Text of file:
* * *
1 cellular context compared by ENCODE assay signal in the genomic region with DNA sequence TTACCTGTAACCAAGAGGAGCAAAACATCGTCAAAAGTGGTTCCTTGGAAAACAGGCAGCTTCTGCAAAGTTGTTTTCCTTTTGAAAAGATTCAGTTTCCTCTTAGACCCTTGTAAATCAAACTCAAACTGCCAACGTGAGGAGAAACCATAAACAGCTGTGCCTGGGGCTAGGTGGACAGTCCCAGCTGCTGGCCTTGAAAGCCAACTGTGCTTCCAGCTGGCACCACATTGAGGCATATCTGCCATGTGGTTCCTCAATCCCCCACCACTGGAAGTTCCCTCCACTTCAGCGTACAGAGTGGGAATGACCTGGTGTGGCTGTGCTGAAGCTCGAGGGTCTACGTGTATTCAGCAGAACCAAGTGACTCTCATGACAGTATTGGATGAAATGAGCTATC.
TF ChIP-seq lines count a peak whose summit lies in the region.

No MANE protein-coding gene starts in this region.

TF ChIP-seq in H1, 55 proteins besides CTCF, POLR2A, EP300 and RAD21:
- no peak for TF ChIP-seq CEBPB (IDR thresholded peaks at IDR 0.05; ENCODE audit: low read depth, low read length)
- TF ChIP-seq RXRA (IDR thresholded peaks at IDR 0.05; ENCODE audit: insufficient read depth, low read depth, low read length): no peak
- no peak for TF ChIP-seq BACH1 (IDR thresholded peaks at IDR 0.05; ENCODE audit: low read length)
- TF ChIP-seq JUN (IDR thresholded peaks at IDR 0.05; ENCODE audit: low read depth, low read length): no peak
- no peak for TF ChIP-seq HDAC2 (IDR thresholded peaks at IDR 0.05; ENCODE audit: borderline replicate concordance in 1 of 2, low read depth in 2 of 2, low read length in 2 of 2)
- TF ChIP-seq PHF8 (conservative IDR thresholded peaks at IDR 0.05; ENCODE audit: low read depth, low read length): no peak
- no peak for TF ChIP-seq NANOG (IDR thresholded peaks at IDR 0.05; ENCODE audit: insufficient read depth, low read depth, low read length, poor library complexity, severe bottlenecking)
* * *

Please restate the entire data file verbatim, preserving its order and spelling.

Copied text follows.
1 cellular context compared by ENCODE assay signal in the genomic region with DNA sequence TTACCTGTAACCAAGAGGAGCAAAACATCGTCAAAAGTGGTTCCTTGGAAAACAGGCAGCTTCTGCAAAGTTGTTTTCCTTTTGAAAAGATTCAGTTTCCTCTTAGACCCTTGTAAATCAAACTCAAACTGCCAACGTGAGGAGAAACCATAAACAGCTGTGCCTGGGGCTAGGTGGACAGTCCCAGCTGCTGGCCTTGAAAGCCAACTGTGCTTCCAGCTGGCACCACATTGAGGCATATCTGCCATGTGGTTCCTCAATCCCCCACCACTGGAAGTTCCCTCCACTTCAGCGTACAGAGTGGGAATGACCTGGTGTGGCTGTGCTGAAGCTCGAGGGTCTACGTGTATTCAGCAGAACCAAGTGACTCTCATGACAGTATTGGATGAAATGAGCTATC.
TF ChIP-seq lines count a peak whose summit lies in the region.

No MANE protein-coding gene starts in this region.

TF ChIP-seq in H1, 55 proteins besides CTCF, POLR2A, EP300 and RAD21:
- no peak for TF ChIP-seq CEBPB (IDR thresholded peaks at IDR 0.05; ENCODE audit: low read depth, low read length)
- TF ChIP-seq RXRA (IDR thresholded peaks at IDR 0.05; ENCODE audit: insufficient read depth, low read depth, low read length): no peak
- no peak for TF ChIP-seq BACH1 (IDR thresholded peaks at IDR 0.05; ENCODE audit: low read length)
- TF ChIP-seq JUN (IDR thresholded peaks at IDR 0.05; ENCODE audit: low read depth, low read length): no peak
- no peak for TF ChIP-seq HDAC2 (IDR thresholded peaks at IDR 0.05; ENCODE audit: borderline replicate concordance in 1 of 2, low read depth in 2 of 2, low read length in 2 of 2)
- TF ChIP-seq PHF8 (conservative IDR thresholded peaks at IDR 0.05; ENCODE audit: low read depth, low read length): no peak
- no peak for TF ChIP-seq NANOG (IDR thresholded peaks at IDR 0.05; ENCODE audit: insufficient read depth, low read depth, low read length, poor library complexity, severe bottlenecking)